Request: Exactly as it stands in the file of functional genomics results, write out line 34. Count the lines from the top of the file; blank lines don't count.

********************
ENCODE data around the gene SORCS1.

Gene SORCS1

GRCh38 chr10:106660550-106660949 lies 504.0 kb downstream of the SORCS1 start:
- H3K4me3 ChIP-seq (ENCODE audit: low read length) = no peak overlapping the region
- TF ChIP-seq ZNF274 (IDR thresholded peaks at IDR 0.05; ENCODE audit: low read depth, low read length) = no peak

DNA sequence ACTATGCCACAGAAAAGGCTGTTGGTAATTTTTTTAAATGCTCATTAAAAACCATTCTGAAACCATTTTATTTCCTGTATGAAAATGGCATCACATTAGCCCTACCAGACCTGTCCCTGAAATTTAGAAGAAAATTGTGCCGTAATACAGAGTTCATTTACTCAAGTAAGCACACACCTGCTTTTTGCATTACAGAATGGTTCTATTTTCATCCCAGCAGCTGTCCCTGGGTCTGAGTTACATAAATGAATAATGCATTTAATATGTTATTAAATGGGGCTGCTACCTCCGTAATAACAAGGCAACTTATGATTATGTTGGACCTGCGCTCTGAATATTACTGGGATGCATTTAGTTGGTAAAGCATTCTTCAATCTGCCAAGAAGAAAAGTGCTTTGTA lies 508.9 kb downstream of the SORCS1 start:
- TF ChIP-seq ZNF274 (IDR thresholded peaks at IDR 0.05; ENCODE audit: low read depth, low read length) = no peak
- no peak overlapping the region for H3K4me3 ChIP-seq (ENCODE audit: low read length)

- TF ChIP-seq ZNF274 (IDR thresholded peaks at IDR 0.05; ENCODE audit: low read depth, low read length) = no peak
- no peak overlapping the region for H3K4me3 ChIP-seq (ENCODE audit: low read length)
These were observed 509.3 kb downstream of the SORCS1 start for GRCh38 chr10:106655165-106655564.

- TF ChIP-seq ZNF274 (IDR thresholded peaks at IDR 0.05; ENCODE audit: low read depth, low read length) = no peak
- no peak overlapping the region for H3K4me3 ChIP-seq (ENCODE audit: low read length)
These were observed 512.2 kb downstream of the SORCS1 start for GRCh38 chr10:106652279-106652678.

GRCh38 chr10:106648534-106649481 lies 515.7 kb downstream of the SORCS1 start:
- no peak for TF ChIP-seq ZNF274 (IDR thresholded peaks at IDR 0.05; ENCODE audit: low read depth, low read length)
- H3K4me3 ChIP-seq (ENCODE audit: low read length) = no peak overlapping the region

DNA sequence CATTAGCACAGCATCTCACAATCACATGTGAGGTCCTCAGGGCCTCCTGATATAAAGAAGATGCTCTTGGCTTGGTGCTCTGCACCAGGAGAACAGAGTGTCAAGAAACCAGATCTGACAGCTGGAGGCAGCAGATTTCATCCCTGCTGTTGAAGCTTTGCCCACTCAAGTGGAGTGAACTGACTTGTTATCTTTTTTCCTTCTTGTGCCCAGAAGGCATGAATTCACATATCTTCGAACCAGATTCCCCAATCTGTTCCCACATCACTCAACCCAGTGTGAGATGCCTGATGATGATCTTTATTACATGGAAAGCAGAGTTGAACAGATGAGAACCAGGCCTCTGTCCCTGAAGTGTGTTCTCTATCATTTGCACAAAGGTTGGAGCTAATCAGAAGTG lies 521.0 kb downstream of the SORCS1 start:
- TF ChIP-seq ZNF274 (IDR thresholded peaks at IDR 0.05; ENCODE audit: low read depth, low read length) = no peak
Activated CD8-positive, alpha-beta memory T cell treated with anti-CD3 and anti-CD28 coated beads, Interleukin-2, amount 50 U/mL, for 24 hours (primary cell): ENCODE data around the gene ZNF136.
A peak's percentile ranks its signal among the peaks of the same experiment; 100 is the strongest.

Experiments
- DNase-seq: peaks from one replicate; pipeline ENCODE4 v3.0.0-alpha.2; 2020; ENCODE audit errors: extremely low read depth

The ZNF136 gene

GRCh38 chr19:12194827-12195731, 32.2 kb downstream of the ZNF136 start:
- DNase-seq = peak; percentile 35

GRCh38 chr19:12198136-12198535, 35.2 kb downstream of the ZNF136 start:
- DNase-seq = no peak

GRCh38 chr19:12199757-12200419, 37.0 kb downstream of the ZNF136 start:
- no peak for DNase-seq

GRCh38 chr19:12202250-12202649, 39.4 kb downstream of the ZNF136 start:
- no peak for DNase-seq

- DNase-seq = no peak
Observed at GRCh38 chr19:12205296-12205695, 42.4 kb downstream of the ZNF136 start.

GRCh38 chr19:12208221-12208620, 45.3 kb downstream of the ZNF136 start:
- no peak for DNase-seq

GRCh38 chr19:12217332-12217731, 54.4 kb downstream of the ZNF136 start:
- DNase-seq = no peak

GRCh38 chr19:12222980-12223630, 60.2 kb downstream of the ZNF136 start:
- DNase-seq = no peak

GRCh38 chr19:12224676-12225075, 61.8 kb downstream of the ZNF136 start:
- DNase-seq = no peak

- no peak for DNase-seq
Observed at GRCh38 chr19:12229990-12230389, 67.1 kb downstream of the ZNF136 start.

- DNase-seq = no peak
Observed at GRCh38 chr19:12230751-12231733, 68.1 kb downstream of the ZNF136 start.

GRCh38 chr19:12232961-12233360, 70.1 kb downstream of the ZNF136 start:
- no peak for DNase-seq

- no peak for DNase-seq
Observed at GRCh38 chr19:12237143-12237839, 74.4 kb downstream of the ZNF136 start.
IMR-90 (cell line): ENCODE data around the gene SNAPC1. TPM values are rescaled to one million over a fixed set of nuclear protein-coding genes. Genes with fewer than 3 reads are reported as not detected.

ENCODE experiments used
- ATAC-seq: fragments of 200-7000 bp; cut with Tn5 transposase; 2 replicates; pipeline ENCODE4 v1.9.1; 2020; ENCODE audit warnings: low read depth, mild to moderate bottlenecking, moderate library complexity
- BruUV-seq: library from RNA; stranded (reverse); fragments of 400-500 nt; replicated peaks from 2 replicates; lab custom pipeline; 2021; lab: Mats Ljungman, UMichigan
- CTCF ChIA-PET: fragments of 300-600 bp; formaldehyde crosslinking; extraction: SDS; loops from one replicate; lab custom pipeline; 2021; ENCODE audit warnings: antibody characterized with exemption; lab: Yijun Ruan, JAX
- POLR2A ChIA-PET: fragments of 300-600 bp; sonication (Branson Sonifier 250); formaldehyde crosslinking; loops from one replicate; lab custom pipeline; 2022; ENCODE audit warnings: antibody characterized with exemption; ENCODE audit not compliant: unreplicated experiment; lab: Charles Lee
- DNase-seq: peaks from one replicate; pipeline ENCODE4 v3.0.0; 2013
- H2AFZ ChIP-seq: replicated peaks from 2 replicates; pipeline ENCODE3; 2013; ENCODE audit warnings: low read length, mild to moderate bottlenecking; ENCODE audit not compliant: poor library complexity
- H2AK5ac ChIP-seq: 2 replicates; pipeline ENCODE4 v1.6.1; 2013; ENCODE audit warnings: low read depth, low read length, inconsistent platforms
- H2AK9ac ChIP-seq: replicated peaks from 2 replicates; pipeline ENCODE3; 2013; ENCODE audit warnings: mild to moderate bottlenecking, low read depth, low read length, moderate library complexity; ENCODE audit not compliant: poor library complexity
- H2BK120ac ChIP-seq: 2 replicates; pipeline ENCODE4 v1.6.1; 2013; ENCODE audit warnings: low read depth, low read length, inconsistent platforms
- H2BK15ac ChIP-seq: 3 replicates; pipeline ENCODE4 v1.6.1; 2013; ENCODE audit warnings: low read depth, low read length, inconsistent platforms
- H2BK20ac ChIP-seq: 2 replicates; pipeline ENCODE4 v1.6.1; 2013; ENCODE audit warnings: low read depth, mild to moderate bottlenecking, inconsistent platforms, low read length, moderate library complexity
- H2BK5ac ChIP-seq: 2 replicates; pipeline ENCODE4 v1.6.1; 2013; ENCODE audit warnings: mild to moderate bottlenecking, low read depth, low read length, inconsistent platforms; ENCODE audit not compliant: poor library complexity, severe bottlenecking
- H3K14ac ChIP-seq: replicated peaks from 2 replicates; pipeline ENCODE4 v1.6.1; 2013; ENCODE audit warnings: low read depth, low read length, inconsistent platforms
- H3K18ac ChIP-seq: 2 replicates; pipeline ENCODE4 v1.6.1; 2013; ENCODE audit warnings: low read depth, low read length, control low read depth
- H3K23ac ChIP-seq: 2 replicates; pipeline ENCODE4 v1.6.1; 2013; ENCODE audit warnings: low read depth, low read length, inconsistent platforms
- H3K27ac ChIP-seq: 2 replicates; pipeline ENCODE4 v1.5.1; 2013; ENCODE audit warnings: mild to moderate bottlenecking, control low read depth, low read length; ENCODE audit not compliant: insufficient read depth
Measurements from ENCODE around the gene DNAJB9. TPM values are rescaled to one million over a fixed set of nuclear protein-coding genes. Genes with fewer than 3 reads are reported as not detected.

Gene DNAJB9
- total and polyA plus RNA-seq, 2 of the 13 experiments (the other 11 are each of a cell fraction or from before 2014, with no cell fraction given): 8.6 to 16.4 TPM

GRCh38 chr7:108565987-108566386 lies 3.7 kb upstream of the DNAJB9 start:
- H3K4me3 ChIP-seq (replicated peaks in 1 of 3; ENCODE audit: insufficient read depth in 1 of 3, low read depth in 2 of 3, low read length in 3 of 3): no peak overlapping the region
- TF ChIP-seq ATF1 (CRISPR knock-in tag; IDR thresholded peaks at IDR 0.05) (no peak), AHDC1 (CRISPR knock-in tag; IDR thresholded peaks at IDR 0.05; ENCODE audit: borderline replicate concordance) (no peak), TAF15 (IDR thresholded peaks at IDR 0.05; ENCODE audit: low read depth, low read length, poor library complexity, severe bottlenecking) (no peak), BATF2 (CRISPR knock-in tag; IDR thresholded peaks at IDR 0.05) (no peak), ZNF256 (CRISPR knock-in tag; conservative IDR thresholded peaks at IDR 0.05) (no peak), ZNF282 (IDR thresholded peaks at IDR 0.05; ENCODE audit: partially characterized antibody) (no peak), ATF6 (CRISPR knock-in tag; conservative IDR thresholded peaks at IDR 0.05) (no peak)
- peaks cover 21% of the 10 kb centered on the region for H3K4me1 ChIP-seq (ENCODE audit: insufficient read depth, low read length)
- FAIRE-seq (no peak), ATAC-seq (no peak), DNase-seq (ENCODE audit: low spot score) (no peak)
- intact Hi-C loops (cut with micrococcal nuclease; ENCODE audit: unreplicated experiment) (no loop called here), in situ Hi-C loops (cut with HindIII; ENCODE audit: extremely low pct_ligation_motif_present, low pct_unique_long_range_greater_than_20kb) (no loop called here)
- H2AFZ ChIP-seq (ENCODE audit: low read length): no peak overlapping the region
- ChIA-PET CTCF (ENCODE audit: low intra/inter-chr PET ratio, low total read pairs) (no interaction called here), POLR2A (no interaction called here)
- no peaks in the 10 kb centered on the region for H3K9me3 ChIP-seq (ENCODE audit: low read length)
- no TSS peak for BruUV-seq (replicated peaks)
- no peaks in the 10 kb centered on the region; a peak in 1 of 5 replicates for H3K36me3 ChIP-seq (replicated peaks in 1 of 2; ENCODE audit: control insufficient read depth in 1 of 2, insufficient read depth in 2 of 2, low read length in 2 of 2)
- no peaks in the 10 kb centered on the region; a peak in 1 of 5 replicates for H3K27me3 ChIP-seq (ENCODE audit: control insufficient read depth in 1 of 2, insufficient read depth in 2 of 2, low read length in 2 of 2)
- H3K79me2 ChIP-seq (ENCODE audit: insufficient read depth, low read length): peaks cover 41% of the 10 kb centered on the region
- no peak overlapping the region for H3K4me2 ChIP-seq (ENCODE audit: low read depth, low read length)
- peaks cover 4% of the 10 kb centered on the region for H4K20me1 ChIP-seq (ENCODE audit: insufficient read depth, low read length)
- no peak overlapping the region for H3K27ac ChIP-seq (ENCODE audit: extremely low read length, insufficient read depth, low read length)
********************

Observed at GRCh38 chr19:12205296-12205695, 42.4 kb downstream of the ZNF136 start.